Adjustment of Young Women Survived Breast Cancer-Literature Review

To define the target group appropriately is essential to include all the candidates of the group and to identify the unique attributes of this group. In this paper, as in many other researches in this field, the target group is defined as women who are under age 50 at diagnosis of breast cancer and survived without recurrence or the development of other forms of cancer (Bloom et al. , 2004). This definition has two main implications of the target group’s biological status and life stage (Dunn & Steginga, 2000):

First of all, the women are of child bearing age, which means they have reproductive capacity and they believe that the selves are on the life stage of having children. They may have young children or no child currently. Secondly, the women have not yet reached menopause, which means they can still be sexual active. Due to their relative youth, the target group tends to have more aggressive treatment. And thus, they are especially vulnerable to physical and psychosocial late effects of the treatment (Bloom et al. , 2004). Moreover, the target group is a significant part of all cases of breast cancer.

Hence, to analyze and facilitate the adjustment of this specific group is very salient. Stressors and Concerns According to the previous researches, the target group has three major stressors. First and foremost, because of their vulnerability, the concern and fear of recurrence and other health problems (Dunn & Steginga, 2000) is a chronic stressor that may stay for the whole life of the target group members. Obviously, this stressor has negative valence.

And it is a common issue among all fatal disease survivors. Because it is not unique for the target group, there were not many researches on this topic. 2 ADJUSTMENT OF YOUNG WOMEN SURVIVED BREAST CANCER.

And secondly, the fertility issue is also a major concern of the target group. On the one side, with many women delaying the birth of their first child, a proportion of young women will be childless when they receive the breast cancer diagnosis (Corney & Swinglehurst, 2012). On the other side, biological parenthood is an important goal for most cancer survivors because their experience of cancer may add to their appreciation of parenthood (Moffat et al. , 2012) and the future (Dunn & Steginga, 2000).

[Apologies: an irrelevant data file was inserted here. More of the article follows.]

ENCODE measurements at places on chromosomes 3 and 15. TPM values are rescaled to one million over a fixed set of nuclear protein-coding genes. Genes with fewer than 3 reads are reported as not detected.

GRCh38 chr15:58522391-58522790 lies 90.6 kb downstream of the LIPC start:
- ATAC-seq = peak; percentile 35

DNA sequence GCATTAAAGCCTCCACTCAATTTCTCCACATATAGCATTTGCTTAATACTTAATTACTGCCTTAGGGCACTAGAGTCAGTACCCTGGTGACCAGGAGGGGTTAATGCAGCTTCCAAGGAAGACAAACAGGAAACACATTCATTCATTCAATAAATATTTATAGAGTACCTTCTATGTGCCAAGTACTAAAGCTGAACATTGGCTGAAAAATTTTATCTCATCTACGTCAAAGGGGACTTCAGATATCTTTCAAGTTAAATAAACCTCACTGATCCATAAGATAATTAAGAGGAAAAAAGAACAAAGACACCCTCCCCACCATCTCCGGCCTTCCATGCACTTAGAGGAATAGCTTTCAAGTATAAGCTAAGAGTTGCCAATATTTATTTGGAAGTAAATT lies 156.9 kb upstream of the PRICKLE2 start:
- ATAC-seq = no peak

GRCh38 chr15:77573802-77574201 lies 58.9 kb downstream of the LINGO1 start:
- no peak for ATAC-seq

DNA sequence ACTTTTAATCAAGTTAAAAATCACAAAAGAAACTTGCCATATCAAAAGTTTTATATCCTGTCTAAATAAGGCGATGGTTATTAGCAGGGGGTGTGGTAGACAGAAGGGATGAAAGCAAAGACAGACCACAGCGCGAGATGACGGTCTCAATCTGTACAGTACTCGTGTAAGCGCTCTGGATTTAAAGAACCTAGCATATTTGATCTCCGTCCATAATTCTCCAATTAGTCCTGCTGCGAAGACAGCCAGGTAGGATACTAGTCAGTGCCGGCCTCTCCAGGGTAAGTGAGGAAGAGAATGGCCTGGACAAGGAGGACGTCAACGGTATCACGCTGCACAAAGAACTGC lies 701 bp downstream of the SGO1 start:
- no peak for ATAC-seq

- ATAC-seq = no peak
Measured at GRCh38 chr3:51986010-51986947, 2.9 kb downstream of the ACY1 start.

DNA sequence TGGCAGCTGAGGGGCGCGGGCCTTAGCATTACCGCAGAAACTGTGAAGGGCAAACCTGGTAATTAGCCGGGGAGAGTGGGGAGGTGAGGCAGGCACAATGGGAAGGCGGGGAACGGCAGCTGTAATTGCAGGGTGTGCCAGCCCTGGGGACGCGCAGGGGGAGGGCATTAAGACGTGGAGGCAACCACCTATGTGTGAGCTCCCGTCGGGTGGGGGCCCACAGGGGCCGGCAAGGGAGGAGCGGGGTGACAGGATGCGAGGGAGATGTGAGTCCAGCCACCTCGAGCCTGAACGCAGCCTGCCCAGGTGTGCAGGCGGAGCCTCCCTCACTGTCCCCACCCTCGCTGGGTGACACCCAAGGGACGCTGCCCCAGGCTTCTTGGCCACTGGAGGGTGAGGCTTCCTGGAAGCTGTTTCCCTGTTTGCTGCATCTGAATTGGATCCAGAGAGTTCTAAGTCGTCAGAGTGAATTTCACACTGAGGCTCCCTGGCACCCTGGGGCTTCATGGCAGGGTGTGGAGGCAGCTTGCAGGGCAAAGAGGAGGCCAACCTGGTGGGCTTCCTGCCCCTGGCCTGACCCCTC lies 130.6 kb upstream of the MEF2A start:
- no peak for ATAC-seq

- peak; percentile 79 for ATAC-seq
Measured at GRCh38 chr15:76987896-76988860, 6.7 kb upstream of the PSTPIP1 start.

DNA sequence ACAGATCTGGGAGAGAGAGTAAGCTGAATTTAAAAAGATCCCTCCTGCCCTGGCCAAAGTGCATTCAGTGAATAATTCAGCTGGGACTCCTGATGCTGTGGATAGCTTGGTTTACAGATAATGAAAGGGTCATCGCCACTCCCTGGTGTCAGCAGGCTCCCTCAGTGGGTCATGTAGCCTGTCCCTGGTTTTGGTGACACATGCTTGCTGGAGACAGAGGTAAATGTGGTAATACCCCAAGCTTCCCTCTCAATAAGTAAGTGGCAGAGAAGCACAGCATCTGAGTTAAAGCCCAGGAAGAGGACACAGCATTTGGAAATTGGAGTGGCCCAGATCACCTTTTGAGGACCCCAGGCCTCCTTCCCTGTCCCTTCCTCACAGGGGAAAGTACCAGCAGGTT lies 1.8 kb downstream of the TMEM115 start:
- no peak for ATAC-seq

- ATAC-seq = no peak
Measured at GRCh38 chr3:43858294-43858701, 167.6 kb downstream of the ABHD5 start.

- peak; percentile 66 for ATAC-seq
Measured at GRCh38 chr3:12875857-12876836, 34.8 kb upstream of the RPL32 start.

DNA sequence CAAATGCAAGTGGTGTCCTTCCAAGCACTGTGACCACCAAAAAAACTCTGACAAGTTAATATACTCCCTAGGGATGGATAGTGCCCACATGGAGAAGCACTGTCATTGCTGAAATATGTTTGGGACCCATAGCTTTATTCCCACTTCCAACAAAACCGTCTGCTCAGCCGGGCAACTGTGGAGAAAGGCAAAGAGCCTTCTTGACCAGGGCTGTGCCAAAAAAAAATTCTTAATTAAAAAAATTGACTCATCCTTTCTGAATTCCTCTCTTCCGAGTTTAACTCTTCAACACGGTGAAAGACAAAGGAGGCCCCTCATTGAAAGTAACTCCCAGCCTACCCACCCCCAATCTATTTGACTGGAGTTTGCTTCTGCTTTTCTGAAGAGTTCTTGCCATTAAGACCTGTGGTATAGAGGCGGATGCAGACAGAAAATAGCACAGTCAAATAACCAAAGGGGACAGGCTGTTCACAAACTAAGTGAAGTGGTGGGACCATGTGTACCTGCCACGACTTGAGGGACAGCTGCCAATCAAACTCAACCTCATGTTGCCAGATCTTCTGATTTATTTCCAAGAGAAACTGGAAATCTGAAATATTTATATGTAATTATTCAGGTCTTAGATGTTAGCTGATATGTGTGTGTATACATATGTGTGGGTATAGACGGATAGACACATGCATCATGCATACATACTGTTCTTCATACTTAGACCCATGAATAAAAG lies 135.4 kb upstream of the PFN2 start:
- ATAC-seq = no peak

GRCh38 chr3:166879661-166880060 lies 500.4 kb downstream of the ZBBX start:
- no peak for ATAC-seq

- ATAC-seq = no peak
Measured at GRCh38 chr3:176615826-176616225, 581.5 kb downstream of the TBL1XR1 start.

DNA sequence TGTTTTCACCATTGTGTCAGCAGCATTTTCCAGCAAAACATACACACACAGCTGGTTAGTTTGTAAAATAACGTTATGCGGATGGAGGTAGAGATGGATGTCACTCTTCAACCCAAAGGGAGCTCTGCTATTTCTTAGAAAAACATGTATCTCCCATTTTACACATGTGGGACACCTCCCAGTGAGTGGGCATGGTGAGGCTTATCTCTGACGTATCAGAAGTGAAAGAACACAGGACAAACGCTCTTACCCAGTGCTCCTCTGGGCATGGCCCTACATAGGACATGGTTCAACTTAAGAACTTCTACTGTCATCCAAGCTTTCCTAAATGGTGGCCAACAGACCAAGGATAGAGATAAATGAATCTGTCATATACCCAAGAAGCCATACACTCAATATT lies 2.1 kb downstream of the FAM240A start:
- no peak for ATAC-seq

Thus, when fertility will possibly be impaired after treatment and they may have to wait for a number of years before pregnancy is advised (Corney & Swinglehurst, 2012), fertility becomes a stressor with strong negative valence. Fertility is an acute stressor because most of the survivors will recover sooner or later. However, most women stated that they didn’t have sufficient information about fertility preservation and that lack of information made them feel depressed and anxious.

Thus, although not all the breast cancer survivors are candidates for fertility preservation practices, it would be essential to inform all the survivors the available options at an early point to facilitate their decision making (Moffat et al., 2012).

Fertility can be defined as a personal non-event, because it shows a life goal of the persons, having children, that’s not fulfilled. And not being able to fulfill that goal caused significant stress to the persons. Finally, sexual problems and body image is the last main concern and stressor of the target group. Sexual problems and body image were experienced by a substantial proportion of women (Fobair et al. , 2006). This stressor is chronic and it has obvious negative valence.